We understand you have lots of questions!

All adventures have some unknowns, however our team of experts are there to fill in the gaps and put your mind at ease. So you have more time to think about where in Australia you head to first!  

We've compiled our nurses' most frequently asked questions below, so you can get a head start on the hows, whats and whys. 

If you can't find what you're looking for please feel free to reach out to one of our Recruitment Consultants. 

There’s no such thing as a typical Australian lifestyle. Each city offers its own unique culture and vibrancy. We’ve put together a list of the top trendy suburbs in cities where we have offices that you can check out across Australia

Top suburbs in Sydney:
  • Sydney – Surry Hills, Newtown, Mascot and Bondi Junction
  • Melbourne – Brunswick, Carlton and St Kilda
  • Perth – Northbridge, Mount Lawley and Fremantle
  • Brisbane – West End, Paddington and New Farm
  • Adelaide – Kent Town, Hindmarsh, Wayville
  • Canberra – Canberra City, Braddon, Kingston
  • Gold Coast – Burleigh Heads, Southport, Broadbeach Waters
  • Sunshine Coast – Noosa Heads, Peregian Beach, Mooloolaba
  • Albury
It’s likely you’ll need to travel to work once you’ve chosen your ideal city and area to live in. Depending on where you’ve chosen to live this journey can sometimes be longer than you’re used to. Large metropolitan cities have a wide range of transport options including buses, trains, trams, light rails and ferries. Sydney and Melbourne also use smartcard ‘touch-on’ – ‘touch-off’ tickets, the Opal Card and Myki, which are pre-paid cards that are used on public transport and can be bought from news agents and train stations. Alternatively, you can now also tap your bank card on and off transport to pay. There are a number of transport apps and websites which will help you plan your journeys. Some of the best are Sydney Transport, TripView and TripGo
When you arrive in Australia there are several options for short term accommodation before you find a more permanent home. In most cities there are hostels centrally located which cater for backpackers and most hostels offer a discount if you stay seven nights or longer. If hostels are too short term, you can also look into the below options:
Medicare is Australia’s public health insurance scheme.

It provides access to:
  • free treatment as a public patient in a public hospital
  • free or subsidized treatment by GP’s
Medicare does not cover routine dental and vision care. People who reside in Australia are eligible for Medicare if they meet these criteria:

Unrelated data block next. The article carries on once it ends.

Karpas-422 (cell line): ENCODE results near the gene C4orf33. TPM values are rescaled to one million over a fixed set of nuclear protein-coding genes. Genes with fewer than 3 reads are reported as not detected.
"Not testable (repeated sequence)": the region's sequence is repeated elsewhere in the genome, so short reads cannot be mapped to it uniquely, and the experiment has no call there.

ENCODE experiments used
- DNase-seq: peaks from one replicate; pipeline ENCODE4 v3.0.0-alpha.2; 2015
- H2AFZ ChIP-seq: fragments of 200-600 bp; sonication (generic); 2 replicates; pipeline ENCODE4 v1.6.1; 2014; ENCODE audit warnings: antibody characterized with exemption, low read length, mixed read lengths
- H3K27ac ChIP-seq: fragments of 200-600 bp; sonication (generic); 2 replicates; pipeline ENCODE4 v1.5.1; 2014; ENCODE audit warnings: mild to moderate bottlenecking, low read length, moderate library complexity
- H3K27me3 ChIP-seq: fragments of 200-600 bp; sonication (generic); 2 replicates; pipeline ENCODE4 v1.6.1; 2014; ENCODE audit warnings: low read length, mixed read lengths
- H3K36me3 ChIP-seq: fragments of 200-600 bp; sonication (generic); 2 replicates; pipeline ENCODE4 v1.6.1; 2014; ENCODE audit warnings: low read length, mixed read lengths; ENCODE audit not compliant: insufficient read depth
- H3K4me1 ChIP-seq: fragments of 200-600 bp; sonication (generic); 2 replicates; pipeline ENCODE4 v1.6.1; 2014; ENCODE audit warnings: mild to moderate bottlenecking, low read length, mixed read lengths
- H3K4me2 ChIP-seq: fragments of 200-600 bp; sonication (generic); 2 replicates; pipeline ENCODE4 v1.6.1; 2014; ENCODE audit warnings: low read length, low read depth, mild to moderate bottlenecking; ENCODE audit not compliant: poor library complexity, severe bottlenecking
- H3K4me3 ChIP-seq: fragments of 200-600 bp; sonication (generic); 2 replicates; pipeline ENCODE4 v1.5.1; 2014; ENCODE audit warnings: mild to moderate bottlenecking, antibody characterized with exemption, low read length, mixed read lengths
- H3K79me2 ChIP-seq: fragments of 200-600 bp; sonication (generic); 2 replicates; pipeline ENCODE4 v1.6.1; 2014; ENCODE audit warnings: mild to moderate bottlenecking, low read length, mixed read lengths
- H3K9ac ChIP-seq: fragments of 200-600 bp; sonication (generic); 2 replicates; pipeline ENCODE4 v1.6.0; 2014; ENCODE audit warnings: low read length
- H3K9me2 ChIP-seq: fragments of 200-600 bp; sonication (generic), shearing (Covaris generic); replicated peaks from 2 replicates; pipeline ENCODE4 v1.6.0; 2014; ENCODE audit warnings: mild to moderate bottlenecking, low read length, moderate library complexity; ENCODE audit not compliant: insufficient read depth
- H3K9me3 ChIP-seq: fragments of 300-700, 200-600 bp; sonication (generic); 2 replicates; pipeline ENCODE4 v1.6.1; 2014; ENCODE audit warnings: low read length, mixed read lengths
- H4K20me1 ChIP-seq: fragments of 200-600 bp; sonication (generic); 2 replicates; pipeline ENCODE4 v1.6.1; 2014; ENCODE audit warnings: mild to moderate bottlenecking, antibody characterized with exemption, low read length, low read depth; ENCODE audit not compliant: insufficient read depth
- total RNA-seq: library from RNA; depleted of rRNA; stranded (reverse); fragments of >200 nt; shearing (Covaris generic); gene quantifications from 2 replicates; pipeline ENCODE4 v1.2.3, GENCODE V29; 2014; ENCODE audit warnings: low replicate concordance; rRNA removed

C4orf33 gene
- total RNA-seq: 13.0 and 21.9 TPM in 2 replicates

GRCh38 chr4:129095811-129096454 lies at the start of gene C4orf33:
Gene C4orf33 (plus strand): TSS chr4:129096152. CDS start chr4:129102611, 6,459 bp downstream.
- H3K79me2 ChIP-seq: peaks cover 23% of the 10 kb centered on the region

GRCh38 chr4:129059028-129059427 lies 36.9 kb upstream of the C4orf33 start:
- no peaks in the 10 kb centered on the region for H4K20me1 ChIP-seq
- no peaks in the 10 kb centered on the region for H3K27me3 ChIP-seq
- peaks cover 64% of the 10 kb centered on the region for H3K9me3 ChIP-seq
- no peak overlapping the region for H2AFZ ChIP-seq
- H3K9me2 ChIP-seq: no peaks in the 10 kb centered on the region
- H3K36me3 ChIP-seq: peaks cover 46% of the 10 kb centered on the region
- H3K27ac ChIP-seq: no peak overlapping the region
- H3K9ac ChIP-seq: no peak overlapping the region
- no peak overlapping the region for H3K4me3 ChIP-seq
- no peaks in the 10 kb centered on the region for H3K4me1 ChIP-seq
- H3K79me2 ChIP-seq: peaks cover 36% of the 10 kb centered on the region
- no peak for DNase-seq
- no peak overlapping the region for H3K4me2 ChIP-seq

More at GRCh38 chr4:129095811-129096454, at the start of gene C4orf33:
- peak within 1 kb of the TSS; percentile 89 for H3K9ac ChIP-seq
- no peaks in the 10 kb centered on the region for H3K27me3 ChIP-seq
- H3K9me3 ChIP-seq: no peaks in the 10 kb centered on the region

• a citizen from a country with a Reciprocal Health Care
  • Agreement (RHCA)
  • holding Australian citizenship
  • having a permanent visa
  • having applied for a permanent visa
Applications to enrol in Medicare can be made in person at a Medicare Office. When enrolling, applicants will need to show that they are eligible to apply by providing their visa letter, a birth certificate or passport. For more information on Medicare and the services provided visit www.medicare.gov.au
Contributions to the Australian health care system are made through your tax. If you earn over a certain threshold each year, and do not have private medical insurance, you will also be charged a Medicare Levy that will be calculated at the end of the tax year. To work out whether you need to pay the Medicare Levy visit www.ato.gov.au/Individuals/Medicare-levy.
Some GP’s in Australia offer Direct Billing which is often referred to as ‘Bulk Billing’. This allows the GP to bill Medicare directly accepting the Medicare benefits as a full payment for the services provided. This means that the GP cannot make any additional charges to you the patient.

If the GP charges you then generally you pay the account at the time of consultation and then claim the approved benefit owed to you from Medicare which is transferred directly into your nominated account.
Many Australian’s belong to private health insurance funds. These cover your treatment as a private patient in public or private hospitals and can include some services that Medicare does not cover, such as dental and vision care. The costs and types of cover vary widely.

Your Recruitment Consultant will be able to give advice on which private health insurers are the most popular.
Salaries in Australia are dependent upon a number of factors, for example:
  • the state that you work in
  • how experienced you are
  • if you are in a permanent position or casual (agency)

For details on nursing grades and salaries please visit the Fair Work Ombudsman website www.fairwork.gov.au.
You may have heard employers or colleagues use the term ‘super’ to refer to a part of your salary. ‘Super’ is a widely used name for personal superannuation money that’s put aside and saved while you’re working, so you can enjoy a regular income later in life when you retire. In Australia it’s compulsory for employers to make super contributions on behalf of their qualifying employees. Your Recruitment Consultant can tell you how to claim back your super if you leave Australia.
If you work in Australia you are required to apply for a Tax File Number (TFN). A TFN is a unique number that is issued to individuals by the Australian Taxation Office (ATO). Once you have received your visa you can apply for a TFN online at www.ato.gov.au/individuals Your employer will need to know your TFN for taxation purposes otherwise you may be taxed at a higher rate. You can find the most up-to-date tax rates for your visa at www.ato.gov.au/Rates/Individual-income-tax-rates.
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